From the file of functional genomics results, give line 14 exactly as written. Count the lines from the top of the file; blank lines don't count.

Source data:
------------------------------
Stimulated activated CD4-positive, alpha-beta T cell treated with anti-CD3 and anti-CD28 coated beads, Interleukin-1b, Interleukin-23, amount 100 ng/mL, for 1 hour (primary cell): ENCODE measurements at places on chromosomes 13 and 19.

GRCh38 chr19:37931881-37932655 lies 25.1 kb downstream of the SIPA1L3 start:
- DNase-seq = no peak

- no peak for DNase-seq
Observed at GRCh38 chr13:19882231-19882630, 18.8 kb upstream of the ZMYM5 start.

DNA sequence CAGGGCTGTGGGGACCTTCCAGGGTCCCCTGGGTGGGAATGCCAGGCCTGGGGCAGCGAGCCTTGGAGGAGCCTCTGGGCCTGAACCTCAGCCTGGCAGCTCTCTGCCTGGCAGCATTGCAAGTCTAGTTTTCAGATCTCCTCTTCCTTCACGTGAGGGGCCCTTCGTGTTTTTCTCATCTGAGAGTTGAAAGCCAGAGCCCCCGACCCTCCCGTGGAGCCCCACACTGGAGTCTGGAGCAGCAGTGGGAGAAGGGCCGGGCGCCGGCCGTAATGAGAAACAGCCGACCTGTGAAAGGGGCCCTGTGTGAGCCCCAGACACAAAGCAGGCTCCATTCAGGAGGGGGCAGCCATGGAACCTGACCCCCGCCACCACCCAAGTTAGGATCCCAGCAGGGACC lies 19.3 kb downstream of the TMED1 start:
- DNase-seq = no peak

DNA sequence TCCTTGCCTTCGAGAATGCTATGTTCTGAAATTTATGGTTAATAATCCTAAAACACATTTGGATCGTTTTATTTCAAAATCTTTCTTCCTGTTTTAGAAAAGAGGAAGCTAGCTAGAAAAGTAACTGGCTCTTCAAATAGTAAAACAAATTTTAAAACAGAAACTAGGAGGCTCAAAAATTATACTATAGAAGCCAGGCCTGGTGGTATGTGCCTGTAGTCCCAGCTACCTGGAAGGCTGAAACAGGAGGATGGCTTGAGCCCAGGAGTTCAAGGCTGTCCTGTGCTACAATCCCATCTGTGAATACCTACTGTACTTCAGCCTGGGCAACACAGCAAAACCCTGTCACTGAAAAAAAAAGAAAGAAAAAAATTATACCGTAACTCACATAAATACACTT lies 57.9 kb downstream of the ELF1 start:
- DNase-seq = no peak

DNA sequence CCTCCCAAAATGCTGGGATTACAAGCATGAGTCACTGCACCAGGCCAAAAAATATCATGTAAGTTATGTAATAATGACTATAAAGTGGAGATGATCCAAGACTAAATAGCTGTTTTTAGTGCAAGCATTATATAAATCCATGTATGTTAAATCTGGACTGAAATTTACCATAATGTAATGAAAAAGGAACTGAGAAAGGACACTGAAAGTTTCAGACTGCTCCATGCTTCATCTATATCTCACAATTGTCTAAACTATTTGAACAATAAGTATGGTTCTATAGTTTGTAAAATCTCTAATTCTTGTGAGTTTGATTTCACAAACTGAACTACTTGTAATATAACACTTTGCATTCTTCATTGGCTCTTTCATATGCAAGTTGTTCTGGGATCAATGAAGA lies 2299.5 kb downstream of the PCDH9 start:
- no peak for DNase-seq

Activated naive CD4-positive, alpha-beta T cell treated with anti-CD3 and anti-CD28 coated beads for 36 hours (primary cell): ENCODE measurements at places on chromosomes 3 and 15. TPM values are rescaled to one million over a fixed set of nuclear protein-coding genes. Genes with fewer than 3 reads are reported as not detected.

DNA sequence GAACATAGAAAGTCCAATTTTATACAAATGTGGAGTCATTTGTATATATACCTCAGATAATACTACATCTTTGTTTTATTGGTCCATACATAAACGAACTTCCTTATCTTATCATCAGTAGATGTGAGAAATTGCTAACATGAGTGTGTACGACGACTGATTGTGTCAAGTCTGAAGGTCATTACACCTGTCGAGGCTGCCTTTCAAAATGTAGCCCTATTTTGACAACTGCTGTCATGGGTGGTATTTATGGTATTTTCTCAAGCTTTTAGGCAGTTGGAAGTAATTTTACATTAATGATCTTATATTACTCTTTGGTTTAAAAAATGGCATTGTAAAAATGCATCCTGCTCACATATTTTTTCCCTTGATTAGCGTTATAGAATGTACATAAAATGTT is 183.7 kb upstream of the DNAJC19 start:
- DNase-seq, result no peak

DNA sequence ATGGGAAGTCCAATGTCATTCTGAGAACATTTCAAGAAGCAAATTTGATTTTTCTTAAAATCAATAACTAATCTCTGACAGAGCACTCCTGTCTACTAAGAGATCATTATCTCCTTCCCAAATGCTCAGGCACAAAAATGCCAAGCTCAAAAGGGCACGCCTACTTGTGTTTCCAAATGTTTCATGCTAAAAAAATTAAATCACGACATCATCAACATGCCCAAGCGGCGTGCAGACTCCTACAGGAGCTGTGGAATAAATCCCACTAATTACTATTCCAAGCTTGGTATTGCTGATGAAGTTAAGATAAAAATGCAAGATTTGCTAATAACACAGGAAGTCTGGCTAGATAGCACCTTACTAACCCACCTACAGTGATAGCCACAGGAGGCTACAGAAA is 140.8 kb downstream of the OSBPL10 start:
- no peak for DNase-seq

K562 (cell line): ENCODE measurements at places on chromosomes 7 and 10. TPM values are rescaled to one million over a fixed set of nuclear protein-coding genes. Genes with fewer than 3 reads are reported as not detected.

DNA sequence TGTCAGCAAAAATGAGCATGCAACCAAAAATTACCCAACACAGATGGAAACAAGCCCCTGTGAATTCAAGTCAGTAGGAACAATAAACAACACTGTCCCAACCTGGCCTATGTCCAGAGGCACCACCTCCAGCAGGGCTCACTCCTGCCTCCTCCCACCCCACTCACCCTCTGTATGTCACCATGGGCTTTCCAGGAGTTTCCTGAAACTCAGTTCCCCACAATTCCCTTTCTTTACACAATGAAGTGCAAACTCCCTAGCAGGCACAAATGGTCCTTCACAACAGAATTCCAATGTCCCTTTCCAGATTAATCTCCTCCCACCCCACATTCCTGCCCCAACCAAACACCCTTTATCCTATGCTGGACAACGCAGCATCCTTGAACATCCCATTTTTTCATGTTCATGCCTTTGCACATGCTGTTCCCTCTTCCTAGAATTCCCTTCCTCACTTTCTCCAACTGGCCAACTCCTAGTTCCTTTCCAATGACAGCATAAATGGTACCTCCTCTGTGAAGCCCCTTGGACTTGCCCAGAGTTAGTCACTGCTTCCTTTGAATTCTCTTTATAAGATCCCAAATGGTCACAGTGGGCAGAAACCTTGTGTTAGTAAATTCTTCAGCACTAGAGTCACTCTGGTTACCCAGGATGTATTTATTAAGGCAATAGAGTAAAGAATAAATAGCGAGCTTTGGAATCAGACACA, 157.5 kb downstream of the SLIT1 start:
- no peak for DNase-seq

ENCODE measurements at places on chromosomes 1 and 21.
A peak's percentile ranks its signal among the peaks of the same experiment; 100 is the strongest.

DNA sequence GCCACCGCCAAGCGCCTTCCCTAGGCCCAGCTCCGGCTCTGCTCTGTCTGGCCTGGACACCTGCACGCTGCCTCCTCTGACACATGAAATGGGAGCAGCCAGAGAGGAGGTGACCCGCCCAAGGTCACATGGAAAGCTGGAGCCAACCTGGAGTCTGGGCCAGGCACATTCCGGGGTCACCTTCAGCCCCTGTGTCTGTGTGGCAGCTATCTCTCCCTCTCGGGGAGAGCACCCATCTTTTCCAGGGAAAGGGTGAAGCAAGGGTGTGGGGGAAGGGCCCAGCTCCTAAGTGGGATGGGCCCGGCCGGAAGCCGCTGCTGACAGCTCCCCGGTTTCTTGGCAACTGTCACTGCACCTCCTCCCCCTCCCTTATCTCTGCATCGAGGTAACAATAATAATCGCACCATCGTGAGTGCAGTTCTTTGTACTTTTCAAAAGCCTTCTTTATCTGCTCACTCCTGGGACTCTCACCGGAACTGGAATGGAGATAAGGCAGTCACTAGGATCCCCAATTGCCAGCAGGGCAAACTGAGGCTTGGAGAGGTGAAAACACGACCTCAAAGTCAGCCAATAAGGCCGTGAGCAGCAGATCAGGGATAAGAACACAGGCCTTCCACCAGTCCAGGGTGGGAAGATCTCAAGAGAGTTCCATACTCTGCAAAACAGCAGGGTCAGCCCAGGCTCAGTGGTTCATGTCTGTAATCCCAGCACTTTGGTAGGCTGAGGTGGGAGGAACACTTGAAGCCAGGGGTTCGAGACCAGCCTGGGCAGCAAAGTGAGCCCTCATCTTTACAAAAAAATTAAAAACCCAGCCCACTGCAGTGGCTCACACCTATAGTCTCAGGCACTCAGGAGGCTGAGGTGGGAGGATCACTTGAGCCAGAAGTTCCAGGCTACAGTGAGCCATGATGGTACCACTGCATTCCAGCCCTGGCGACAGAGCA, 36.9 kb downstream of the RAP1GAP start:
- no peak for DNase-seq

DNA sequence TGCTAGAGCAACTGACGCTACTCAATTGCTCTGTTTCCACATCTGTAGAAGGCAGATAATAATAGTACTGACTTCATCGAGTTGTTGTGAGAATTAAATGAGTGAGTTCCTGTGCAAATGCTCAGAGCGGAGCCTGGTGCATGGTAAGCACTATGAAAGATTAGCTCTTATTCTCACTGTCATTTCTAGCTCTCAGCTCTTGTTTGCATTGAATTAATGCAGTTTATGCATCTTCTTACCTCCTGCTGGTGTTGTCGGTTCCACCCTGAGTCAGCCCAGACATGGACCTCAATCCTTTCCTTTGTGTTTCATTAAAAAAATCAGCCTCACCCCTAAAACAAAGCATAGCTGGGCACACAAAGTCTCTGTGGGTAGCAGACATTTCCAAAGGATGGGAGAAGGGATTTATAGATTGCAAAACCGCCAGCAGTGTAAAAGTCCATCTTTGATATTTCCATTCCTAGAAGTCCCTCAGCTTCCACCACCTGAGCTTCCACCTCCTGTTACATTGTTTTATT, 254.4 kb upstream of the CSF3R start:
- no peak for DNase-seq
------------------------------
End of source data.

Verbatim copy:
- DNase-seq, result no peak